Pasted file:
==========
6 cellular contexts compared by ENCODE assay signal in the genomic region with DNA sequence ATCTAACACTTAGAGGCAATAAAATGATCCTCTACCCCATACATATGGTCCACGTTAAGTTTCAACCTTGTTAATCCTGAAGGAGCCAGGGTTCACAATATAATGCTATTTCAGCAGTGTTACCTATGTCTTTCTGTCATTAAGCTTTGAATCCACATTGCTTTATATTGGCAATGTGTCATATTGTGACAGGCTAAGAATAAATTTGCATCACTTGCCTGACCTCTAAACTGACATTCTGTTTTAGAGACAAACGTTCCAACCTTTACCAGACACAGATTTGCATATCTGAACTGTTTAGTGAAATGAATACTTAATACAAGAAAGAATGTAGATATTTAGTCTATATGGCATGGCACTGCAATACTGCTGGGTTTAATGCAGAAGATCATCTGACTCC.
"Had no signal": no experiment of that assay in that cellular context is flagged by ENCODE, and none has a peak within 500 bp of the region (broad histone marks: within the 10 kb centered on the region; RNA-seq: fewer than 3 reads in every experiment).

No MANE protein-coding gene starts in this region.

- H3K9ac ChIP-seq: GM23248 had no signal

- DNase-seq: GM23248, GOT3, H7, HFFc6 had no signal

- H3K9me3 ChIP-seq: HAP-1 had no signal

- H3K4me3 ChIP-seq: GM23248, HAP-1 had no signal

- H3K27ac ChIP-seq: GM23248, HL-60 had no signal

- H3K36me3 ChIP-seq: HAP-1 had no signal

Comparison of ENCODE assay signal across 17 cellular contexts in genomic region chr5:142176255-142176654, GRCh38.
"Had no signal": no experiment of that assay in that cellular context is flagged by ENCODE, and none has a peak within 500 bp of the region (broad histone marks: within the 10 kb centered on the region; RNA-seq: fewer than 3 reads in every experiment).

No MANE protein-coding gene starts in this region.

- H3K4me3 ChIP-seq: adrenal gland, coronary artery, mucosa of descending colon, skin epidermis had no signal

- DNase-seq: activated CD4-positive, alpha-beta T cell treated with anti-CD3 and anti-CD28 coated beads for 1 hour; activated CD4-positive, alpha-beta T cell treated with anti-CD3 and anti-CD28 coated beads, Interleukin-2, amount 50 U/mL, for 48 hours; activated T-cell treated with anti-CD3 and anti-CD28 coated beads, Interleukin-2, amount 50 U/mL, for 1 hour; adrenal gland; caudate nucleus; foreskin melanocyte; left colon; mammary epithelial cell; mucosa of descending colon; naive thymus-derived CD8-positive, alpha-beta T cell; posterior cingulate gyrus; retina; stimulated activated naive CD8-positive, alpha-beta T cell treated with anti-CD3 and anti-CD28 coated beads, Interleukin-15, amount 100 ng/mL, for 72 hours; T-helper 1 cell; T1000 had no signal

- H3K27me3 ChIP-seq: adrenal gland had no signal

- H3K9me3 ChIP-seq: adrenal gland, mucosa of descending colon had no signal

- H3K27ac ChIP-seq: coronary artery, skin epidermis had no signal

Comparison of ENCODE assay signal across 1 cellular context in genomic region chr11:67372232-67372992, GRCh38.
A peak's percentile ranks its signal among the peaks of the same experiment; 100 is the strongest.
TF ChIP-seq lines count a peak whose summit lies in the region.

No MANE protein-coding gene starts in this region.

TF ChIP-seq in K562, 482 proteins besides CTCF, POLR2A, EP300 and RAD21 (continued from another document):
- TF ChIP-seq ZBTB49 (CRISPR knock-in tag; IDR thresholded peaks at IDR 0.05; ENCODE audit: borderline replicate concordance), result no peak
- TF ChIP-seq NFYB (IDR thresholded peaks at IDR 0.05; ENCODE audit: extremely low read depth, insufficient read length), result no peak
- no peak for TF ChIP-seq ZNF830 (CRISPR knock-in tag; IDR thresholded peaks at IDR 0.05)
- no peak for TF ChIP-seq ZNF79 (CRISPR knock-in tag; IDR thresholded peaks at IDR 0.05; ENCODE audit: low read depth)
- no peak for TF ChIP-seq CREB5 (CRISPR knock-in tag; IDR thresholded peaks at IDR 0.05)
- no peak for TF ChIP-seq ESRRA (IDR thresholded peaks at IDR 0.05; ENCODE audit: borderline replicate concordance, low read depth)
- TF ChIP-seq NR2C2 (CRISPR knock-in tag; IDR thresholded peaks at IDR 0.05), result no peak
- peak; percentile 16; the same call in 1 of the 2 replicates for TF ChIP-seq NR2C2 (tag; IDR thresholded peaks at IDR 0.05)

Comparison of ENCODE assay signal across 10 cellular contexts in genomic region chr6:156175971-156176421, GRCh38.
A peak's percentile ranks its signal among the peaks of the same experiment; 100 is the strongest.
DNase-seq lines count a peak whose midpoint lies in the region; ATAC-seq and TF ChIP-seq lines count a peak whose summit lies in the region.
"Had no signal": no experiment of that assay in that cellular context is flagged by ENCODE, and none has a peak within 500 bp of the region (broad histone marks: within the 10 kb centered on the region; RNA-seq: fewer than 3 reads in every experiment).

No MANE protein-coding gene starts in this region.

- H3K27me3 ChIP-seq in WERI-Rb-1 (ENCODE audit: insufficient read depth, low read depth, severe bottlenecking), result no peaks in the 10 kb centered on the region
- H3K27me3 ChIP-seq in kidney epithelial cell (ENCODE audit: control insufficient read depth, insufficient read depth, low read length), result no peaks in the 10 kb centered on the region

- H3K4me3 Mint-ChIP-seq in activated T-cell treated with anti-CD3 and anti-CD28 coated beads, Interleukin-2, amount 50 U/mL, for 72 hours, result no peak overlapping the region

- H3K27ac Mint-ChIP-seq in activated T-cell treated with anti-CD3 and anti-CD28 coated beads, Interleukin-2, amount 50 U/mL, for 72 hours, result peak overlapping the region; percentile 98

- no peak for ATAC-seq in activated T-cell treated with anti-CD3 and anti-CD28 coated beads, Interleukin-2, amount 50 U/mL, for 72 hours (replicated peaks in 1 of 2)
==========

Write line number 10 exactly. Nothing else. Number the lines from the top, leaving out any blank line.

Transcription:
Comparison of ENCODE assay signal across 17 cellular contexts in genomic region chr5:142176255-142176654, GRCh38.